Swedish painter Bruno Knutman (born 1930) is an artists' artist, much respected by younger colleagues. But many others are also attracted by his visual individualism, by his career outside of current movements in art and his superior lack of interest in any conventional notion of quality. He knows how to discard all acquired knowledge to arrive where he must arrive with each new image – at a constantly new visual account of his own self.
Bruno Knutman's latest substantial solo exhibition was a retrospective at Lunds konsthall 28 years ago, in the spring of 1982. This new comprehensive show of his work focuses on oil paintings from the intensely creative last five years, but it also comprises a number of drawings from the 1960s, 1970s and 1980s and a selection of gouaches from the early 1990s onwards.
Many of the motifs in this exhibition go back to the time of the Second World War, while the approach to painting and drawing is contemporary and forward-looking. The newest paintings show us life before and during the war as premonitions, predictions, projections. The exhibition is named after one of these works, Wolf at the Door, which conveys precisely such a looming threat in a pre-war urban reality.
Christmas, 1939 (2009) is a retrieved memory image in resplendent black and white, a vision of a Christmas tree in the first winter of the war, and at the same time a reminder of the nine-year-old's fearful anticipation of what might happen to his city any moment.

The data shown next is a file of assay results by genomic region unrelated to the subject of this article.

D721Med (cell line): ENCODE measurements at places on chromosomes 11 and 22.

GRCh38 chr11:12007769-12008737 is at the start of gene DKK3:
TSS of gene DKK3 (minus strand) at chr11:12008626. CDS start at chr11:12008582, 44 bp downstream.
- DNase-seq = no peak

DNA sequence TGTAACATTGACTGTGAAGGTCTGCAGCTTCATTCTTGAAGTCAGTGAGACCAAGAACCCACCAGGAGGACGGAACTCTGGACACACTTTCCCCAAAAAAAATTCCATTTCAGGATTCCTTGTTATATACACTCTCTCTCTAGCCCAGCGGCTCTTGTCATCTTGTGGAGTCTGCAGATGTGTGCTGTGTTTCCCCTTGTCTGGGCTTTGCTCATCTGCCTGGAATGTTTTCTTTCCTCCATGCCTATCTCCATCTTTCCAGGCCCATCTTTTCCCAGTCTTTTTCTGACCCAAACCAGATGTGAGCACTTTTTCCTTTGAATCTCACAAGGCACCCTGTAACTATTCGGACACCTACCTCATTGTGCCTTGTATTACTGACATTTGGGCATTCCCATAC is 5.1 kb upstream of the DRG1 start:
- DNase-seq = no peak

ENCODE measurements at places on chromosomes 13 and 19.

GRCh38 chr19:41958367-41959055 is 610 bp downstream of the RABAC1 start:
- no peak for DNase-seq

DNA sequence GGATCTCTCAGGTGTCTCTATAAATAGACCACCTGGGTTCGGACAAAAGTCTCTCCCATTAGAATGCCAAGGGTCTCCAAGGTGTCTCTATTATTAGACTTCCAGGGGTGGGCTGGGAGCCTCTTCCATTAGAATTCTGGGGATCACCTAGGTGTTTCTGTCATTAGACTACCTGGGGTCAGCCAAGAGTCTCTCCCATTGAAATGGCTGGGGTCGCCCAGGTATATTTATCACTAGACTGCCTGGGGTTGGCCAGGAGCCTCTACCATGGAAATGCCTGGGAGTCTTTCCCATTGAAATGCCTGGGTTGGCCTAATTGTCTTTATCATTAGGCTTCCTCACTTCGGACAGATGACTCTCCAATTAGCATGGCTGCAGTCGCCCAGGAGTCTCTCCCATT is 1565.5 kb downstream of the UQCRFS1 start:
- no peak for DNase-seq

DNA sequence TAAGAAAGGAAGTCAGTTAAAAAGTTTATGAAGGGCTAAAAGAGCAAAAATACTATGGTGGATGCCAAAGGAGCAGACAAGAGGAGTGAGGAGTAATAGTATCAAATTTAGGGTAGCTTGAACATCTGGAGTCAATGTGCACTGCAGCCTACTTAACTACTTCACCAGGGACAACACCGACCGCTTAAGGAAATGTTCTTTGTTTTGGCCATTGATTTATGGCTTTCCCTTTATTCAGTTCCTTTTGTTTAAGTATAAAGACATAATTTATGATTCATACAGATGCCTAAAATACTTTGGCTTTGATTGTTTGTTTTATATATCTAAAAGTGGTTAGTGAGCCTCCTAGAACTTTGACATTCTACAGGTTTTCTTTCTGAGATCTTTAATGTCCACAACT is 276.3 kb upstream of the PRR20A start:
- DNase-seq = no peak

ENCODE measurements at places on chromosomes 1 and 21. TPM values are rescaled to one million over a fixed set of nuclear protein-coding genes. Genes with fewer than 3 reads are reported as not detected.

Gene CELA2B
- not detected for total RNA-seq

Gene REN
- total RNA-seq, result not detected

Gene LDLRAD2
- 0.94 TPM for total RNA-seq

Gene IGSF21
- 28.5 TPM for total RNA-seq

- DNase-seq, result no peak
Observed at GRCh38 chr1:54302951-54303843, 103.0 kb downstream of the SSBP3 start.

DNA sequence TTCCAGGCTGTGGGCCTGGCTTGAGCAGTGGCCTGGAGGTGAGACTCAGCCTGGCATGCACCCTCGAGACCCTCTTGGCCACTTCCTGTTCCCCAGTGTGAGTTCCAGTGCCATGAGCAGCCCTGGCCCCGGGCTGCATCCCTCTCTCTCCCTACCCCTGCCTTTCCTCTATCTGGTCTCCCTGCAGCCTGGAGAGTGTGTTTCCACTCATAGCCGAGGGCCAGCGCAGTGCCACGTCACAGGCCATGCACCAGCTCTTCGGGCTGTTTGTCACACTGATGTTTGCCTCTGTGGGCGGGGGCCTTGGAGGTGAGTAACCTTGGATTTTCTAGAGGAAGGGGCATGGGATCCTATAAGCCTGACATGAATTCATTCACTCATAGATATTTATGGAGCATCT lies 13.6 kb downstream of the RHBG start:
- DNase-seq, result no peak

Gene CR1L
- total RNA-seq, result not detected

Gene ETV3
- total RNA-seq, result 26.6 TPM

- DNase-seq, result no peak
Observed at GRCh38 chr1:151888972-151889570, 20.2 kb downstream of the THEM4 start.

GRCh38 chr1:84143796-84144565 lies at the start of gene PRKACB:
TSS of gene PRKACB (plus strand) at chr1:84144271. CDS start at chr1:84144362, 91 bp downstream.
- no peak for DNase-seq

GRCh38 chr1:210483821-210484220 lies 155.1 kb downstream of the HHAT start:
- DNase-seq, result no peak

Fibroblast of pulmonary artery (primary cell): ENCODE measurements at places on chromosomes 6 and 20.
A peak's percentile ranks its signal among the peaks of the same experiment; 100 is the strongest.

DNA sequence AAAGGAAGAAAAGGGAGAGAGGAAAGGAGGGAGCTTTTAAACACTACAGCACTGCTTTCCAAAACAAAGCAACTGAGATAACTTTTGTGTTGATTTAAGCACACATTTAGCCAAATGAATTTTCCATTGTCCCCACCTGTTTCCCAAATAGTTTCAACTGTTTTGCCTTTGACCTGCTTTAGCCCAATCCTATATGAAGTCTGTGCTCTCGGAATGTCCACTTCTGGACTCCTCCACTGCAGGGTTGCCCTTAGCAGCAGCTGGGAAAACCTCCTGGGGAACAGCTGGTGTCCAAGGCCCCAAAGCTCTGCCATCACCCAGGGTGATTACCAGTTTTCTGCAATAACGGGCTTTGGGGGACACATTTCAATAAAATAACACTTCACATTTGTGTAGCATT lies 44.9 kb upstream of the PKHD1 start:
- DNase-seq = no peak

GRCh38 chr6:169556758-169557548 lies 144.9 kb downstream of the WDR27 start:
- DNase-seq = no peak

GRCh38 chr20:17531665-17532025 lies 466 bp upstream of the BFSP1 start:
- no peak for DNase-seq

Bruno Knutman's images are either imaginary snapshots or visual riddles made up of diagrammatic symbolic elements. They are populated by a cast of characters that may have haunted him since childhood: the red and white cat that appears to be a little man in a cat suit; the crescent moon with summarily drawn facial features; the male character with a bluish planet earth on his shoulders; the young girl whose face sometimes cannot be recalled; the paper-doll children on their way through the image hand in hand; the ghost; death; the silhouette of a wolf standing on the church roof at dusk.
A mystic and a realist, Bruno Knutman is both painstakingly faithful to his sources and unpredictably expressive. He does not believe in the 'pure' image. His art formulates a world-view and speaks in images. It is therapy. This is perhaps most visible in the drawings, many of which are based on photographic sources. They also remind us that Bruno Knutman used to be labelled a pop artist, although it would be more accurate to call him perpetually non-classical.
Time is the raw material for his self-reflective images: the distant and more recent past, the present and, indirectly, the future. The self could hardly engage in any conversation if it were outside of time. In Bruno Knutman's hands painting becomes an efficient tool for portraying time both as history and as inner, subjective reality. The artist himself has written: 'We give time a nudge, and then we wait.'
Wolf at the Door